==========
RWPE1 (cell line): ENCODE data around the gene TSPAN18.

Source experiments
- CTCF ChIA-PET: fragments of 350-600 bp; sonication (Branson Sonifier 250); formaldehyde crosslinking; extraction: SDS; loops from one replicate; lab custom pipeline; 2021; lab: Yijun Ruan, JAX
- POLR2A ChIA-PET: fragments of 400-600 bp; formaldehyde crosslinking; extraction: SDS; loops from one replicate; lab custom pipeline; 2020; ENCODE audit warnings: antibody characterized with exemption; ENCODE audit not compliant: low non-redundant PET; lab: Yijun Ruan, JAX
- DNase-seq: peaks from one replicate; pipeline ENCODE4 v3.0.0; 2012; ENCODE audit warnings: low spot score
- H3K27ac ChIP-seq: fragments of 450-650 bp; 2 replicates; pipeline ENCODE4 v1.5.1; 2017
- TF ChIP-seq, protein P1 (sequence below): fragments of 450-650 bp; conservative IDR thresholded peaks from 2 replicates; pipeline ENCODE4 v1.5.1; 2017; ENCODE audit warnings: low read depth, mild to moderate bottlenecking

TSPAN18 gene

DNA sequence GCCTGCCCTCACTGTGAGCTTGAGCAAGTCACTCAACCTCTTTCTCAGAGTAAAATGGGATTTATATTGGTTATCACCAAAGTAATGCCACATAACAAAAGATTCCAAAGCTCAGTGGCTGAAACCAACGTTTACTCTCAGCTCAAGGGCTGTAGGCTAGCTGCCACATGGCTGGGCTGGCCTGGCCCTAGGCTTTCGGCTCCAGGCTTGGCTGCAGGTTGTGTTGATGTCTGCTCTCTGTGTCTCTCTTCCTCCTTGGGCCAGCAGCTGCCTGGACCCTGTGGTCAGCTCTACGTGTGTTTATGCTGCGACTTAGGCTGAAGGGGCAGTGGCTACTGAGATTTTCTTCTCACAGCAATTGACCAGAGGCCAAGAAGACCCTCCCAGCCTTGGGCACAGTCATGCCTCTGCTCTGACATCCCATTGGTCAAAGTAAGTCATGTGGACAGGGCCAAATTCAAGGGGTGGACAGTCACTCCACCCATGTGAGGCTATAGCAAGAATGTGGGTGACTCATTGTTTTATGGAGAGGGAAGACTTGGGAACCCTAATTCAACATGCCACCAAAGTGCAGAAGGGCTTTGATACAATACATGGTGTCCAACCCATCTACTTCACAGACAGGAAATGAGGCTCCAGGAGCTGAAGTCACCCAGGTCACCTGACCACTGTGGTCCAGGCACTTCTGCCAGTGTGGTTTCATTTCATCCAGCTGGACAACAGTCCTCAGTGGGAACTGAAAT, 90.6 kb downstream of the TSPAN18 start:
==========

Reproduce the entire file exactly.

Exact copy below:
RWPE1 (cell line): ENCODE data around the gene TSPAN18.

Source experiments
- CTCF ChIA-PET: fragments of 350-600 bp; sonication (Branson Sonifier 250); formaldehyde crosslinking; extraction: SDS; loops from one replicate; lab custom pipeline; 2021; lab: Yijun Ruan, JAX
- POLR2A ChIA-PET: fragments of 400-600 bp; formaldehyde crosslinking; extraction: SDS; loops from one replicate; lab custom pipeline; 2020; ENCODE audit warnings: antibody characterized with exemption; ENCODE audit not compliant: low non-redundant PET; lab: Yijun Ruan, JAX
- DNase-seq: peaks from one replicate; pipeline ENCODE4 v3.0.0; 2012; ENCODE audit warnings: low spot score
- H3K27ac ChIP-seq: fragments of 450-650 bp; 2 replicates; pipeline ENCODE4 v1.5.1; 2017
- TF ChIP-seq, protein P1 (sequence below): fragments of 450-650 bp; conservative IDR thresholded peaks from 2 replicates; pipeline ENCODE4 v1.5.1; 2017; ENCODE audit warnings: low read depth, mild to moderate bottlenecking

TSPAN18 gene

DNA sequence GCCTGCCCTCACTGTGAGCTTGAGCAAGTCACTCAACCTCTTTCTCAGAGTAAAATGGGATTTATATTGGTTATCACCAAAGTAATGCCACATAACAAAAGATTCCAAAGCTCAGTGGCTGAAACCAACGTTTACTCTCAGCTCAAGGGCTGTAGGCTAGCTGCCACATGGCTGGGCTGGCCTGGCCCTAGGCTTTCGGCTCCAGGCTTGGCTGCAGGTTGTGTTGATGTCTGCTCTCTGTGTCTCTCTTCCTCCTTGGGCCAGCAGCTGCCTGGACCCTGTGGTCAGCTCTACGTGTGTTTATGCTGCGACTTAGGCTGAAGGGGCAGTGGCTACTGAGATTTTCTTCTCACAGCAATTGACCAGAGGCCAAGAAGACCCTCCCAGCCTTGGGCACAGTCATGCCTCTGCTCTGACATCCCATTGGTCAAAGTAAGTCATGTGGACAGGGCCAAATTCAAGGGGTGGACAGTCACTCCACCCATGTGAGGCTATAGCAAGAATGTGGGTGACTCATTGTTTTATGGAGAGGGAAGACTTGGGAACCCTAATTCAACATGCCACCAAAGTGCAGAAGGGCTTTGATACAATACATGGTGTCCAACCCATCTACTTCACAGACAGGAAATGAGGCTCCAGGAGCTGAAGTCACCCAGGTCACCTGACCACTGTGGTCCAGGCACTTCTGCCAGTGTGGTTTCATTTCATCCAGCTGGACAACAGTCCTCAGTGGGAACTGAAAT, 90.6 kb downstream of the TSPAN18 start: